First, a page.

Deadpool joined the cast of Ultimate Alliance 2, reprising his role from the previous game, which itself carried over from appearances in X-Men Legends II. This recent return to form -- not to mention the previously referenced farce of his role in the X-Men Origins: Wolverine spin-off -- makes him a must-have HOTW for 2009!

The game not only features the quip-heavy dialogue you'd expect, but also capitalizes on the unforgettable addition of the character's legitimate superheroic skills. Armed with a healing factor borrowed from Wolverine and an arsenal of lethal weaponry he wields with little regard for others; this merc' with a mouth can kick butt with the best of them, and still has a tendency to fall into line with the other heroes, like so many other popular bad guys turned anti-heroes.

Of course, his moral compass isn't the only thing that's changed as Deadpool has gained popularity...
The comedy of the character has arguably suffered dramatically in later iterations, as Deadpool, at times, becomes an obxious parody of himself. Many late-coming fans have been oblivious to the things Deadpool has mocked, creating a self-fulfilling indulgence of bad internet humor, and shlocky gimmicks, like the recently added Alley McBeal-esque, 'Deadpool Vision.'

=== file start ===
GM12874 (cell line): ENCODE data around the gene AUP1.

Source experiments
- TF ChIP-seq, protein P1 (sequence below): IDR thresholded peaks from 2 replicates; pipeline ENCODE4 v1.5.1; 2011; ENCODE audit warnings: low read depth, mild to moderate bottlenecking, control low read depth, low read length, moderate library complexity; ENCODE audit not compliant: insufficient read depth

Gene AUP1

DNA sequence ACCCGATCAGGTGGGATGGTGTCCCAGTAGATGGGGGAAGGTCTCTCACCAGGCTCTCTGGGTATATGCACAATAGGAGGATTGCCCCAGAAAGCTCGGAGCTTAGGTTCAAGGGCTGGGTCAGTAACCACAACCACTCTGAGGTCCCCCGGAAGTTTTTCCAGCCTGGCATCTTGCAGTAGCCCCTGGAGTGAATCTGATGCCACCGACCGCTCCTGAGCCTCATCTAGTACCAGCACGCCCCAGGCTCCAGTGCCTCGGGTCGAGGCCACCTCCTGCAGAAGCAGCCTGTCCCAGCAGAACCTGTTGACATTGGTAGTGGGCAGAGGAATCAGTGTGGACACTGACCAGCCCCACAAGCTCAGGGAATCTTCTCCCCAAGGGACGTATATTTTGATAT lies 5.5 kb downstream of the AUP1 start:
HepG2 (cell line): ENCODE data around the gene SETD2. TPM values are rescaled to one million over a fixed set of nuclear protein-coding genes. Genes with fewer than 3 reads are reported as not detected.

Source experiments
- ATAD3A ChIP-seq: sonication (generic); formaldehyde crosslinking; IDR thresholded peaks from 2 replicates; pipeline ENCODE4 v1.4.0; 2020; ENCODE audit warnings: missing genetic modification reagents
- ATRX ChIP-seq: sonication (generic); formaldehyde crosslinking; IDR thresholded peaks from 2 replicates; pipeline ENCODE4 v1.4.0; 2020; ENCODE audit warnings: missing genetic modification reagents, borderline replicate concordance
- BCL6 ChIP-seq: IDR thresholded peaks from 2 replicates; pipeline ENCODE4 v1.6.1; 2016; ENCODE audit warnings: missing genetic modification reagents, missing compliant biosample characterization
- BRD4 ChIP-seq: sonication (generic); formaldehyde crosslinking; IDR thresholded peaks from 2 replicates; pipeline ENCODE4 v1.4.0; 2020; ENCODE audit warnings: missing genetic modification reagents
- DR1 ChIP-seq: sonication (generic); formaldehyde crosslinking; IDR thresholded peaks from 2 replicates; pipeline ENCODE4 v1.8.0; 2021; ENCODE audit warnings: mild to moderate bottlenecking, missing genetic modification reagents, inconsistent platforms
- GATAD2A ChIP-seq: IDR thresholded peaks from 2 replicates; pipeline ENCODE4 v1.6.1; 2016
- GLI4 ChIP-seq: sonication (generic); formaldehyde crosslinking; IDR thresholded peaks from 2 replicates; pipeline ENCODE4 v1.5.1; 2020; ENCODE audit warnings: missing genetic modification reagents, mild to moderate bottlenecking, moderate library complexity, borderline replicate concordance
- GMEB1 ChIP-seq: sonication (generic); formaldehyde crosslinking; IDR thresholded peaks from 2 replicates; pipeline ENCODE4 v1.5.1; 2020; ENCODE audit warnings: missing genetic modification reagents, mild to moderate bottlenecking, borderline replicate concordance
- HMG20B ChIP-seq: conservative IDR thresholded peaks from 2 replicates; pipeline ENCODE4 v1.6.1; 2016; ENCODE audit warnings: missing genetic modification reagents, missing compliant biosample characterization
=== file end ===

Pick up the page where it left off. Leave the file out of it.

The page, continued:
This (de)evolution of the character has made navigating comic appearances a minefield, compounded by the company's recent expansion of series and guest-spots, so be warned newbs!

Fortunately; Marvel have also begun to reintroduce previous runs of the series through trade paperback collections, and in amongst the thoroughly average work, there are still occasionally digestable helpings.

Deadpool: Suicide Kings was a mini-series that recently wrapped, and had DP on the run from The Punisher - framed for a bombing he did not commit! Though not terribly complex, the action-packed mini had Deadpool team-up with fellow urban heroes, and Ultimate Alliance 2 playable characters, Daredevil and Spider-man, as well as the Punisher himself, in their battle against super-strong mobster, Tombstone. All in all, it was a fun romp, and a soft and cushy entry point into the world of Marvel comics.